It’s all about balance, baby.

Ladies and Gentlemen: Are you thinking about entering the Ellerslie Prix De Fashion competition on March 2? Below is my comprehensive guide for ensuring your outfit stands out among the crowd.

Disclaimer: I am one of a group of judges at the Prix De Fashion competition, so my opinion plays a part, but it is also in a larger picture of judges who all most likely have different views on what their ideal winner looks like. Fashion competitions are subjective and should be treated as something fun to do, not serious business! Enjoy yourself first and foremost, otherwise, what’s the point?

Keep in mind that although Derby Day is traditionally Black and white, Colour is welcome on the day and there will be no discrimination against competitors who choose to wear colour. Even though this competition is technically in autumn, summer outfits are welcome. 🙂

1. It’s all about creating balance
It is a common occurrence to see competitors wearing an outfit that could be quite gorgeous, but it’s just too done. Often, this can happen when you work on an outfit yourself without a helpful friend to cast their eye over it and tell you that maybe you didn’t need that extra trim, or your shoes are a competing with your dress.
A good way to create balance is to let one or two pieces do the talking. If you have an absolute head turner of a millinery piece, then maybe simplify the clothing choice.
Have a top and skirt (or pants) that feels like it needs a little something to really make it pop? Try a statement belt in an unexpected colour.

2. Don’t feel like you have to spend a crapload of money to make big impact
There are so many well-priced labels out and about these days, that putting together a winning look does not have to break the bank. Look to runways for ideas, and you can be sure to buy “runway-inspired” pieces in high street stores.

L-R: Keepsake the label, Liquorish at ASOS, Lost Ink at ASOS, Loeil

L-R: LN Fashion, Topshop, Topshop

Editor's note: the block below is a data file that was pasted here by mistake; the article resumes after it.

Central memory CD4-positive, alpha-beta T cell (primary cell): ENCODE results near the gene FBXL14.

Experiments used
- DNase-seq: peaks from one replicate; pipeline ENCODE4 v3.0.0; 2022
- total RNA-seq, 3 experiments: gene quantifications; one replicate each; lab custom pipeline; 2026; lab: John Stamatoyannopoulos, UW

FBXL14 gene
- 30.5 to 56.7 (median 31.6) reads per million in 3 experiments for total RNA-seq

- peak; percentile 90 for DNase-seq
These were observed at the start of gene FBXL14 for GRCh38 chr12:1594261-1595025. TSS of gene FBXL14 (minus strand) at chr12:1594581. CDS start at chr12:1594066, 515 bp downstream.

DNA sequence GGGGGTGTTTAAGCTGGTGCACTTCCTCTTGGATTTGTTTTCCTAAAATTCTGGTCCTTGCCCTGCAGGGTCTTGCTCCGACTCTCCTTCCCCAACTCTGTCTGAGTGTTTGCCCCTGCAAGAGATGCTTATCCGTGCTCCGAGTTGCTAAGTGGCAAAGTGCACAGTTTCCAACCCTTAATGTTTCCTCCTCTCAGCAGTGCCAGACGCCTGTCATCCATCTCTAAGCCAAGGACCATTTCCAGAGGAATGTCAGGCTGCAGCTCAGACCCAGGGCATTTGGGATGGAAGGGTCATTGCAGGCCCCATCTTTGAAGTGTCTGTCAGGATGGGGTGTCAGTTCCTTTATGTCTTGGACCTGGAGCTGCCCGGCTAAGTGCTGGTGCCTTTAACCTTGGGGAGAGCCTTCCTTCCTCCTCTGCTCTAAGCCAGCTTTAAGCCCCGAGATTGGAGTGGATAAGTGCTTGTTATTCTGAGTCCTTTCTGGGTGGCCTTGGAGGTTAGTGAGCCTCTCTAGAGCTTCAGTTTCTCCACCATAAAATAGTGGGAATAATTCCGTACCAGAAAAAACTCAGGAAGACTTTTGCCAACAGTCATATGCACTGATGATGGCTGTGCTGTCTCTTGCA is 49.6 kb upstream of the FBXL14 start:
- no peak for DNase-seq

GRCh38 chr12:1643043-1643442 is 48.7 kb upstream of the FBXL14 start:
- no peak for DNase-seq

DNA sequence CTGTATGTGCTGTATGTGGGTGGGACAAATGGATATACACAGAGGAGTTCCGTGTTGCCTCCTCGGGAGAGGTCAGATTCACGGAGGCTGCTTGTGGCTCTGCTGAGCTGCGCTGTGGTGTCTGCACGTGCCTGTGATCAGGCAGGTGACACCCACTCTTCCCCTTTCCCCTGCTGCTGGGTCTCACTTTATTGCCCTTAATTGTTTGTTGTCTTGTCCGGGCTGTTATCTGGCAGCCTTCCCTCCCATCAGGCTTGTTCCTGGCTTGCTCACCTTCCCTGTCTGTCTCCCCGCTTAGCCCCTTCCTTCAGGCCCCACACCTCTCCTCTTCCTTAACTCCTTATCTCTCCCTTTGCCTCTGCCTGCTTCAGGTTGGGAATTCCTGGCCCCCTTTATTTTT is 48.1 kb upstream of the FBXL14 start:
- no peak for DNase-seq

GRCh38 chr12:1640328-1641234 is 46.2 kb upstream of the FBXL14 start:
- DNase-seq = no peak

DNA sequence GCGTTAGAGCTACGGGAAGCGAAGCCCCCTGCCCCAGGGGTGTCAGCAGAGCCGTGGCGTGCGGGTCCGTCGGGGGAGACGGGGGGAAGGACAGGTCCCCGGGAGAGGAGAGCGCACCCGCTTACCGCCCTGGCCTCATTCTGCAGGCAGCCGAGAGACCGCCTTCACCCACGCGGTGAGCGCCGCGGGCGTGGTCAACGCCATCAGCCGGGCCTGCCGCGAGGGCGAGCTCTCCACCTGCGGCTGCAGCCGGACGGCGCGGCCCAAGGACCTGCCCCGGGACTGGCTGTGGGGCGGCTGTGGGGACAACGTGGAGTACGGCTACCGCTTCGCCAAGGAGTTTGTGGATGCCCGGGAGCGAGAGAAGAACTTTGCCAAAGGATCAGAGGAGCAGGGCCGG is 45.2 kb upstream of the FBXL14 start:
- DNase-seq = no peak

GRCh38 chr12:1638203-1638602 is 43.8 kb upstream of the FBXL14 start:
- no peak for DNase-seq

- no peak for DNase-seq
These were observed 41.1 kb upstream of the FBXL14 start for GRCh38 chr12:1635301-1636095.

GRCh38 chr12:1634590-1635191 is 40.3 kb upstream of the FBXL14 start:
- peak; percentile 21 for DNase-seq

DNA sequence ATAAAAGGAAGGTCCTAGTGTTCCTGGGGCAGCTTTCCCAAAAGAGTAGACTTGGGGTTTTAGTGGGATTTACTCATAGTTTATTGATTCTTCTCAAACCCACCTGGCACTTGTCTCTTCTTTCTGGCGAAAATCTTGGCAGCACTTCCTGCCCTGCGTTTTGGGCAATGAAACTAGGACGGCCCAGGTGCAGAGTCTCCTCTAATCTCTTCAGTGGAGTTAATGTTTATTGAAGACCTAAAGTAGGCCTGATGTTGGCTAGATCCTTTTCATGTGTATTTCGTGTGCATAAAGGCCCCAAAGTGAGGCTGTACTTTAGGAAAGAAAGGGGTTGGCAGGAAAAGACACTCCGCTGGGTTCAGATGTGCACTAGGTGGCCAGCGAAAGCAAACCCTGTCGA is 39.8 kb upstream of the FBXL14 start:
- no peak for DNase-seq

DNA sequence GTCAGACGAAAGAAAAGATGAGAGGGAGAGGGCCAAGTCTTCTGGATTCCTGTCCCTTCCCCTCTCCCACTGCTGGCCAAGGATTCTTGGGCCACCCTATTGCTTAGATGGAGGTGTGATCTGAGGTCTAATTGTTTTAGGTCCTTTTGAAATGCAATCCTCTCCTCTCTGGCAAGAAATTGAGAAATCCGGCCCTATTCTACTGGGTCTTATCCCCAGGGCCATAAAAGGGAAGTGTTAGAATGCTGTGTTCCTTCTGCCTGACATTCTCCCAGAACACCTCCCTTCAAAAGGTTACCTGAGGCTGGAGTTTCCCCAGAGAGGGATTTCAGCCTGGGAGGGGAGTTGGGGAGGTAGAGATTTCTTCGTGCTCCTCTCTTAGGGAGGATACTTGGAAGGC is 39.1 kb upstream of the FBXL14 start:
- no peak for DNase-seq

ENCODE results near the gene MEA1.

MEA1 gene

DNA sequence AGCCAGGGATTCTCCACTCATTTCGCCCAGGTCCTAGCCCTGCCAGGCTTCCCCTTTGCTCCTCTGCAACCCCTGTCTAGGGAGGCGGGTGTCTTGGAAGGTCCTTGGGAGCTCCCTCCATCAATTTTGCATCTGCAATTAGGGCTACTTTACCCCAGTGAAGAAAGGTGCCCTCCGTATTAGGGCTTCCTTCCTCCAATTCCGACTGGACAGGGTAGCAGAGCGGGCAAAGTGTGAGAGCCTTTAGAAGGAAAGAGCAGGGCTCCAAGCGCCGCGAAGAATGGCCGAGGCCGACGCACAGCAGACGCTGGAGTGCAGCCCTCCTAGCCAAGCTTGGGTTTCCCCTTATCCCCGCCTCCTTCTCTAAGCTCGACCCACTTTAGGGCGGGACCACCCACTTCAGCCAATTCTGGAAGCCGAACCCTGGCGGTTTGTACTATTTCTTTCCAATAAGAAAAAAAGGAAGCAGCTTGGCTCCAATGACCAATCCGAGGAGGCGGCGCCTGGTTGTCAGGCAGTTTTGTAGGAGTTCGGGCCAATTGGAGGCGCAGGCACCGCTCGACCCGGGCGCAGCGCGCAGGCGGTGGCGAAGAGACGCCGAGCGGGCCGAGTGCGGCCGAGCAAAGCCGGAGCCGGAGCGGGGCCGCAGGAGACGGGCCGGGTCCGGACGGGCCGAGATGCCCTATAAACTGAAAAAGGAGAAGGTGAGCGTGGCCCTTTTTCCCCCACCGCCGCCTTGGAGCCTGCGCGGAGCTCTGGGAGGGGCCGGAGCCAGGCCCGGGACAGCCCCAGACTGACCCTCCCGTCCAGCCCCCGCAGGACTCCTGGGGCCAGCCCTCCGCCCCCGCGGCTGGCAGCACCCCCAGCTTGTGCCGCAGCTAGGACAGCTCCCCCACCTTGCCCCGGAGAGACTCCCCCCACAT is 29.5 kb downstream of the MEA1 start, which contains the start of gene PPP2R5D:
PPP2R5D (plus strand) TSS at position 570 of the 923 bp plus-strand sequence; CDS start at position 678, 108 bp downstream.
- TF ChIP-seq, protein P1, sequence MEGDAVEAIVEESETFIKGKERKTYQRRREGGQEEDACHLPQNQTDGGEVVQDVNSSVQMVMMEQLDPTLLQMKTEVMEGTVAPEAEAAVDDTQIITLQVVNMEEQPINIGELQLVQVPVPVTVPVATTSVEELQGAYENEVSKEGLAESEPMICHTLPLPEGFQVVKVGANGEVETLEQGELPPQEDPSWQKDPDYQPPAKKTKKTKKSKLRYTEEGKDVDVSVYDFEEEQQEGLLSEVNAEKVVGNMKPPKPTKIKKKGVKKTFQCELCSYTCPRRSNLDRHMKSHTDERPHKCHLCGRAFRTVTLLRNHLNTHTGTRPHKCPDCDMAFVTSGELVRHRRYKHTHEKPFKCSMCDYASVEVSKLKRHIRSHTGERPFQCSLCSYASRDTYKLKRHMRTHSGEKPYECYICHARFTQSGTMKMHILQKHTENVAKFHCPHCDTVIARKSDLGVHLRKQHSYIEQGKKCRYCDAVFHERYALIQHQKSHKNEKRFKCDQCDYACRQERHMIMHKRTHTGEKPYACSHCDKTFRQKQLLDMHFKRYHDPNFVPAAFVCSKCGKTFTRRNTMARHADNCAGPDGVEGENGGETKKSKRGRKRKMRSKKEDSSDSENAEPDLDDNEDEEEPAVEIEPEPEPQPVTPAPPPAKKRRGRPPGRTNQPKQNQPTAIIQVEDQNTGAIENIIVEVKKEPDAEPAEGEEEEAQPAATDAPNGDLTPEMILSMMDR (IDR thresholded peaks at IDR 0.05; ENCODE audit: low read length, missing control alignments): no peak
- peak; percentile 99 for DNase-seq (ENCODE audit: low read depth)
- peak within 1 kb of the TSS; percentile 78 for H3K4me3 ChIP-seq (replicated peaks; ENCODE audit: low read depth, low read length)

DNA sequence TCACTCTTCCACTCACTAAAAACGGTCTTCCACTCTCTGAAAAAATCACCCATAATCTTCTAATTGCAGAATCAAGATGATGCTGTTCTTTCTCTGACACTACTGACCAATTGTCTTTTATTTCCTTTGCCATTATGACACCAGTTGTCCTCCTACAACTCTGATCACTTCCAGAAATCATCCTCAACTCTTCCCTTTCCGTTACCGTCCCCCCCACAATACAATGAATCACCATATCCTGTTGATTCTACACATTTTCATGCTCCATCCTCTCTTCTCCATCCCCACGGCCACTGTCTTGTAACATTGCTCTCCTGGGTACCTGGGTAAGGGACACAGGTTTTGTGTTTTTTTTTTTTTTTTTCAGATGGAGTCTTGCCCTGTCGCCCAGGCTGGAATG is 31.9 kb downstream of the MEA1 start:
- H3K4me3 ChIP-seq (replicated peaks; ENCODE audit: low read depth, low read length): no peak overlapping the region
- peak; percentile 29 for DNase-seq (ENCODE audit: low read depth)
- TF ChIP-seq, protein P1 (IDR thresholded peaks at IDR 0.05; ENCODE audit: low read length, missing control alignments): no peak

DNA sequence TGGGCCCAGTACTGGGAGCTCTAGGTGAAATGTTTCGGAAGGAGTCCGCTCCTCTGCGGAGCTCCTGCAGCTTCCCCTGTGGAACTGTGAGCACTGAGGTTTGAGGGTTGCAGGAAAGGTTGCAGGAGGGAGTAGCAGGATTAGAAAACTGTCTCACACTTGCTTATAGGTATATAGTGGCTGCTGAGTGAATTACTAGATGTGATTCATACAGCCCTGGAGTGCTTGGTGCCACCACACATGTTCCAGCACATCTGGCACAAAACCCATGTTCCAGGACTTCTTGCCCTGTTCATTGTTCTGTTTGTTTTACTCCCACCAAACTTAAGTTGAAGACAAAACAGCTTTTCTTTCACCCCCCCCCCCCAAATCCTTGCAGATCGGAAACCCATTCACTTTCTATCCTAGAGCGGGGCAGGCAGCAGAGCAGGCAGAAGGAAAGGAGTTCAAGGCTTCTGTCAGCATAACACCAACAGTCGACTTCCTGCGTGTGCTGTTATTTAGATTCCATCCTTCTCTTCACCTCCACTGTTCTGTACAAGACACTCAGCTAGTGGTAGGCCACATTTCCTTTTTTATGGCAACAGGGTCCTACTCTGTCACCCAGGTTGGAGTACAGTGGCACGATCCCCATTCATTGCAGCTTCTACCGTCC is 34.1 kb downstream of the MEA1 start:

3. Modernise!
Never underestimate the power of accessories. They can take your outfit from meh to magnifico!

-Do some research as to what jewellery and accessories shapes are in, and what is on the way out. Organic jewellery shapes in pearl and gold, as well as door knocker earrings and statement hoops are all winners right now, as well as statement cocktail rings on index fingers. If you want colour in your earrings to match your dress/outfit- maybe try coloured stones inlaid in metal or modern takes on acylic.

Top Row: Silvia Furmanovic, Stvdio, Stvdio, Lovisa, Lovisa
Bottom Row: Both Lovisa

-Bags and clutches can be the deciding factor if you and another competitor are too close to call, and mini top handle bags (pictured), tasselled bags, textured envelopes and cleverly shaped mini shoulder numbers replace the box clutches and ever-popular Cult Gaia style ark bag of seasons past.

From Top Left: Boyy,  M2Malleteir (top handle), Edie Parker (tort handle), Colette by Collette Hayman (Red), Rosantica (Multi), Cult Gaia (Tassel), Carolina Santo Domingo. (B&W), Nannacay (Yellow)

-If your outfit is a retro or art deco delight, maybe consider modernising with the use of clever accessories (unless, of course, you are competing in a vintage category!)

 

L-R – Khaite, Kiera Knightley in Chanel, Zandra Rhodes

4. Pitfalls to avoid
-Don’t get too caught up in trends and fads- just because there are tons of socks in heels on the runway at the moment doesn’t mean they translate into “FOTF” fashion. In the same vein, something you may have seen on a celeb at the races may not fly in competition either.

-Watch out for too much “Matchy-matchy” – whether it be colour or texture. Mix it up to create interest and introduce new patterns, colours, silhouettes and types of fabric.